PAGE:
Researchers at The University of Manchester in the United Kingdom have embedded graphene sensors into radio-frequency identification (RFID) devices to enable a battery-free, wireless, smart humidity monitor. The work targets Internet of Things (IoT) applications in manufacturing, food safety, health care, and sensitive operating environments such as nuclear waste handling.
The researchers describe their work in a paper just published in Scientific Reports. By layering graphene oxide (GO, a derivative of graphene) over graphene to create a flexible heterostructure, the team developed humidity sensors for remote monitoring with the ability to connect to any wireless network. The experimental device requires no battery source, as it harvests power from the receiver. According to the researchers, the sensors can be printed layer by layer to enable scalable mass production at very low cost.
Team leader Zhirun Hu predicted the development would lead “to future possibilities for integration of this technique with other 2-D materials to open up a new horizon of wireless sensing applications.”
According to the paper, the work involved measuring the relative dielectric permittivity of GO under various humidity conditions at gigahertz frequencies. The researchers found that the relative dielectric permittivity increases with increasing humidity as a result of water uptake. The behavior at gigahertz frequencies differs from that at frequencies of a couple of megahertz or lower; there, the relative dielectric permittivity increases with decreasing humidity.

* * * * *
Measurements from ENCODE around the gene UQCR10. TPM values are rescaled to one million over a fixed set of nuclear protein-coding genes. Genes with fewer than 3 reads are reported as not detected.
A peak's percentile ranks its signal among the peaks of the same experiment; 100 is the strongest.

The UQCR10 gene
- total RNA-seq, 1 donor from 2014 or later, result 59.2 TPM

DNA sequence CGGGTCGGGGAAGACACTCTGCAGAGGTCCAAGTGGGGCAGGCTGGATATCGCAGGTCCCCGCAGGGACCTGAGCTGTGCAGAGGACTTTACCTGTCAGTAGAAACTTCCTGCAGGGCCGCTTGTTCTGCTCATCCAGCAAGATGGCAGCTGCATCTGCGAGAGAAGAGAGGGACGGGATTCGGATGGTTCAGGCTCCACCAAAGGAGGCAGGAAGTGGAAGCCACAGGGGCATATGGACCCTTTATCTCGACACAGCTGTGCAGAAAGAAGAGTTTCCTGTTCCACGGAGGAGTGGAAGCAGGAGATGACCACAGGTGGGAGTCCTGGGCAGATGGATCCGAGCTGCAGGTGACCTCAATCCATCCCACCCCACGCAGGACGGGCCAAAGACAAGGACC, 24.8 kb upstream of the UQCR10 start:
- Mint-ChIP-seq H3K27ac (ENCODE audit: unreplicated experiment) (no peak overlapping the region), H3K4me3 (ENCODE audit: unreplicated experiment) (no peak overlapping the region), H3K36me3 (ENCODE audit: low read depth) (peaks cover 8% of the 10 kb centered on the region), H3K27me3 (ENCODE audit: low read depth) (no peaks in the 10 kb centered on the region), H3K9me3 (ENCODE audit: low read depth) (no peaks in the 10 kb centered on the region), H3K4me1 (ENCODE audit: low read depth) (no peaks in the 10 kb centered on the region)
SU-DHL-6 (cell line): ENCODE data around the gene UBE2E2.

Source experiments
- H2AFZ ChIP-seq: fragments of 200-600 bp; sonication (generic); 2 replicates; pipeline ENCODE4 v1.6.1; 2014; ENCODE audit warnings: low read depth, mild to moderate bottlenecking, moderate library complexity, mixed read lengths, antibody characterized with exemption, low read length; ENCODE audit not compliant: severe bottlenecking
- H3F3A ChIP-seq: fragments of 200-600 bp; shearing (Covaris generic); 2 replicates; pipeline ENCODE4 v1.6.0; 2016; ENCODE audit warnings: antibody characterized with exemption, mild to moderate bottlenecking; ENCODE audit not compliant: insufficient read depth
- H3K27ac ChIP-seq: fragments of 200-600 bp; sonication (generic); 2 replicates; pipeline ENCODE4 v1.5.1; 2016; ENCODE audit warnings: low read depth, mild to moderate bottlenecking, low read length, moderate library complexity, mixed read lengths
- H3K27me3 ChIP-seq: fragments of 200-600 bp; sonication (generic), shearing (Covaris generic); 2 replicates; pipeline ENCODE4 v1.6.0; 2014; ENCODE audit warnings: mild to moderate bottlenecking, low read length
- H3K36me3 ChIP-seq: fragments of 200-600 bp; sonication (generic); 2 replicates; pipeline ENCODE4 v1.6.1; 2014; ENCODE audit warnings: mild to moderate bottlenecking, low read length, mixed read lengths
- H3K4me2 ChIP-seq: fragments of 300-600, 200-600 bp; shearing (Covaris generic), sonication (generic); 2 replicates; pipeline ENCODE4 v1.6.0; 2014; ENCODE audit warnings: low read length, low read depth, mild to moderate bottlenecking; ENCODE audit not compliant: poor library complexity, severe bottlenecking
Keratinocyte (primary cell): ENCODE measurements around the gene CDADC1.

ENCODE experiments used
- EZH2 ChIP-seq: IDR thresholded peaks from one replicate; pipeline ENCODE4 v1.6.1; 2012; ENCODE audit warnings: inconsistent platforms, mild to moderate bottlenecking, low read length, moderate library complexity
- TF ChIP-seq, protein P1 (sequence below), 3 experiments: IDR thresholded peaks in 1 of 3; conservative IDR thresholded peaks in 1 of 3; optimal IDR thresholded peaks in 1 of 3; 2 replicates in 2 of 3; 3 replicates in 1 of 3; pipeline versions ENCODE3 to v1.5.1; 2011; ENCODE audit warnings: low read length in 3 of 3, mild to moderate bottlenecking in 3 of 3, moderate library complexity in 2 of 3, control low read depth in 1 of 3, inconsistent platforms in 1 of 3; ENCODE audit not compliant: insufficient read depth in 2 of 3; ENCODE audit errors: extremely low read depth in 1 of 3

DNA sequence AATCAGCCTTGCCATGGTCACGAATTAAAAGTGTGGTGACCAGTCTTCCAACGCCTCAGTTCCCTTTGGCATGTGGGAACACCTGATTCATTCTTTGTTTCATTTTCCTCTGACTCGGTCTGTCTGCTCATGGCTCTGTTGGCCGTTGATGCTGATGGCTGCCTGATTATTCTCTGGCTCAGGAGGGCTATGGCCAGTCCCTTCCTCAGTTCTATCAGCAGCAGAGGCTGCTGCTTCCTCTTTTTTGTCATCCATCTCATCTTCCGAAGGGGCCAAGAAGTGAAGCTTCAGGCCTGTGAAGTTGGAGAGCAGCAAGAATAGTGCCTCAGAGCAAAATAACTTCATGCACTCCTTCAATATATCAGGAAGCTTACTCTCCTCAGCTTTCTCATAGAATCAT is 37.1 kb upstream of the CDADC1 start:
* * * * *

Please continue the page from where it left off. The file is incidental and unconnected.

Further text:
The researchers used this electrical property of graphene oxide to create a battery-free wireless RFID humidity sensor by coating a printed graphene antenna with the GO layer. The resonance frequency as well as the backscattering phase of the GO/graphene antenna become sensitive to the surrounding humidity and can be detected by the RFID reader. The structure thus enables wireless humidity monitoring with digital identification attached to any location or item and paves the way for low-cost, efficient sensors for IoT applications.
The sensors can be printed layer by layer to enable scalable mass production at low cost, and the technique could be applicable to a range of 2-D materials. Source: University of Manchester
Graphene was discovered in 2004 at The University of Manchester and was the first two-dimensional material to be isolated. It is stronger than steel, lightweight, flexible, and more conductive than copper. A host of other 2-D materials have been identified since graphene’s discovery, and the list continues to grow. By layering 2-D materials in a precisely chosen sequence to create van der Waals heterostructures, scientists have found they can fashion high-performance structures tailored to specific purposes.
Manchester professor Konstantin Novoselov, who won the Nobel Prize in Physics in 2010 and coordinated the humidity sensor project, called the development “the first example of printable technology where several 2-D materials come together to create a functional device immediately suitable for industrial applications. The Internet of Things is a fast-growing segment of technology, and I’m sure that 2-D materials will play an important role there.”